All That While for the Whistling Wind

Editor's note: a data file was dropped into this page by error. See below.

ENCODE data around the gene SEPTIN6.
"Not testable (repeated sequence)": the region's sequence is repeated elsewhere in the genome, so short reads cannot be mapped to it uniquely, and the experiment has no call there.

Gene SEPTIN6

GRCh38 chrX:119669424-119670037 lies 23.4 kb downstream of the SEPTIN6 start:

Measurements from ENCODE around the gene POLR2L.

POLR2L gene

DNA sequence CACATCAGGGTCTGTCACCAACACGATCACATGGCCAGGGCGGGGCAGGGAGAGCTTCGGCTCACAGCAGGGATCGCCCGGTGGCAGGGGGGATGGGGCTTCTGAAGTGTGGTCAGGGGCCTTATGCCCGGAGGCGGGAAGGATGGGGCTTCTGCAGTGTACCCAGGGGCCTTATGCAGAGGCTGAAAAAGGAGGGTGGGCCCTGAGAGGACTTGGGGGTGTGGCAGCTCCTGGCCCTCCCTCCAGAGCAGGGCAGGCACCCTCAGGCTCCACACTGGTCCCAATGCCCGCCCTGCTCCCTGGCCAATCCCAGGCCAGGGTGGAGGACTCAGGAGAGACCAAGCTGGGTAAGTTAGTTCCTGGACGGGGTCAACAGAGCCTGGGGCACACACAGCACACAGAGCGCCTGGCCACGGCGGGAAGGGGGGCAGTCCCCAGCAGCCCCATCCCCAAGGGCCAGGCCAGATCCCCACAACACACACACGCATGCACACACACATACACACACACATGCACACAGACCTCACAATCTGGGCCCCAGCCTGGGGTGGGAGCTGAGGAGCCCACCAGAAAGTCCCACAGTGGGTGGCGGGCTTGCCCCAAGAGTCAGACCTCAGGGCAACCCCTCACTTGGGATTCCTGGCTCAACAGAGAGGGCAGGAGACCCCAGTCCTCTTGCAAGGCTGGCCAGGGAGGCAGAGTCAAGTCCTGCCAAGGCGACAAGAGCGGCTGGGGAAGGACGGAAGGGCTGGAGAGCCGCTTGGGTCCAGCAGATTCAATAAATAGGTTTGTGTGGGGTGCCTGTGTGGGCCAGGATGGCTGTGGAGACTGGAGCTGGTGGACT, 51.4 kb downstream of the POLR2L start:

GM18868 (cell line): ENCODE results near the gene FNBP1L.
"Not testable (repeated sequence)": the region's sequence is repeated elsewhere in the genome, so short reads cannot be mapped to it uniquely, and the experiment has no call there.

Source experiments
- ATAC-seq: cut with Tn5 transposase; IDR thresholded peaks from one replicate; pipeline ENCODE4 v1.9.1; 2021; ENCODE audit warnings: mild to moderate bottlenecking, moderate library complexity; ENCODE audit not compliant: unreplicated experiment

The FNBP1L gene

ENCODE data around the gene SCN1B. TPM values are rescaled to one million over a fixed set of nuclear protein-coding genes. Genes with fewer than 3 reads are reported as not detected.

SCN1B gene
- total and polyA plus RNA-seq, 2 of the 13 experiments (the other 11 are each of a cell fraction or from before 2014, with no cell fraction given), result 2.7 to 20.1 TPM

“A man arrives without possessions and he leaves without possessions. In the interval, while he does have all his stuff, he cannot sleep because he worries about it. What a deal. But if he works hard and frets and worries a whole lot, he can make sure that his fine clothes (for the short time that he does have them) are nothing but nice wrapping paper for ulcers . . . Solomon calls it a sore evil. Here he is, there he goes. He labored all that while for the whistling wind, working to amass his very own tresaury of balloon juice. For that reward he ate his meals in darkness, suffered his sorrow and wrath, and added it all to his sickness. Better him than me” (Joy at the End of the Tether, p. 64).

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